Two centimeters doesn’t sound much, right? Yet a gigantic river whose level rises just by this height can make the lives of 27.64 lakh people in 26 of the 33 districts of Assam, a living nightmare. And it doesn’t end there, the likely heavy rainfall from July 19-21 over north and northeast India is expected to bring more woes to the state.
Suffering in numbers makes a consensus less impactful, and makes us less sensitive to the matter. Seventy-nine human souls dead, their families miserable, their cattle and livelihood tampered with, countless others in refugee camps. On top of that, there’s a global pandemic that isn’t making things less challenging.
Yet we are attracted to the story of the positively tested Bachchan’s and how they are battling the virus in the five-star hospitals. The suffering of those who are experiencing the wrath of Assam floods is equivalent to that of any other COVID-19 patient in our country. They are as scared as any other human in this life endangering situation, and neither am I critiquing or demeaning their accessibility to one of best healthcare facilities in the country. After all, they worked hard, and built their career in an industry that pays well. Why wouldn’t they make the best use of their hard-earned money to save their own lives and take care of their own health.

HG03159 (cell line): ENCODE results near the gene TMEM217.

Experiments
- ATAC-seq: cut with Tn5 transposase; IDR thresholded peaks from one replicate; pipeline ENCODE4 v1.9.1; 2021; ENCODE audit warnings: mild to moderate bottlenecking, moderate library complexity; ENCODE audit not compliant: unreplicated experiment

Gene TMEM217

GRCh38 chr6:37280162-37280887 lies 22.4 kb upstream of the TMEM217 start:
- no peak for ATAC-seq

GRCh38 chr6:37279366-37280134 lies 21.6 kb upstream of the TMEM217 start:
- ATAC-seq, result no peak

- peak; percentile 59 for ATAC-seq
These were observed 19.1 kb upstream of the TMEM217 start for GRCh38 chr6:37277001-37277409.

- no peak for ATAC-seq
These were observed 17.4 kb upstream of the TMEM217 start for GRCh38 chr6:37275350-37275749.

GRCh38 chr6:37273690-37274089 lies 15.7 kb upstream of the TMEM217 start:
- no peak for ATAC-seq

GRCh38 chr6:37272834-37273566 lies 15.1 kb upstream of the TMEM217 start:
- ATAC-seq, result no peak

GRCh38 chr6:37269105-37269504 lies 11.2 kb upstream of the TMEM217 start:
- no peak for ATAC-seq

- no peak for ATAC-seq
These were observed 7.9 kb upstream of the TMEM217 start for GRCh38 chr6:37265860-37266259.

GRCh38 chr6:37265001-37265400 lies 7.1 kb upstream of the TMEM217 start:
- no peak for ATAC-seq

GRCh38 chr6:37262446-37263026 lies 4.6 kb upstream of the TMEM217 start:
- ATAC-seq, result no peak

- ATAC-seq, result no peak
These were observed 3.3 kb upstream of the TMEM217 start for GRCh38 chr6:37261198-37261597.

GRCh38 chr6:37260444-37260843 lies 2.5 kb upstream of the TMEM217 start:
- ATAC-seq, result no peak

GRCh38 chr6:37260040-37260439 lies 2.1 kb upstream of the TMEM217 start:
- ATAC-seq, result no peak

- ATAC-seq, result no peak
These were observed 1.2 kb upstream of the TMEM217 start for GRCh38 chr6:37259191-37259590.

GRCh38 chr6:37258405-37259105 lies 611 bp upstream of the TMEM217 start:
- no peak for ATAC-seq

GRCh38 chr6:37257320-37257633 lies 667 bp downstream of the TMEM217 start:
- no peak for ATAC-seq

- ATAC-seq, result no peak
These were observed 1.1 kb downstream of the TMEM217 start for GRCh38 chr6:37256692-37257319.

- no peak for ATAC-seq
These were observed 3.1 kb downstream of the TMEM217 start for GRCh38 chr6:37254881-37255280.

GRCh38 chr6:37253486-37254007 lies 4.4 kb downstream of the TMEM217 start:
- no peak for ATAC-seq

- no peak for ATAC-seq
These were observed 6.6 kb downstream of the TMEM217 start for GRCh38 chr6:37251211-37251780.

The problem lies in the excessive light shed by the media over the problems of the elite instead of the woos of the masses. Media plays the battle for our attention. It feeds us what the viewers want to see and the viewers feed it the attention that pays their bills. Nothing wrong with this system. Only when due and enough attention isn’t given to the “less rated” stories, that’s when it is a shame to mankind in general. The stories that are portrayed as just any other happening. As if the world is okay without knowing their existence. But isn’t suffering the same for both? Then why glorify one over the other?
I think it begins with us. The readers and consumers of media. We unconsciously and unanimously decided what is fed to us. We have the power to steer the media companies on which cart of stories to fuel. It’s actually a closed loop, a cycle. And we, collectively, have the power to break this loop and set it on a different trajectory – a more responsible and considerate one. One where the stories that deserve to surface, are empowered by the readers to naturally get the due attention and recognition they should.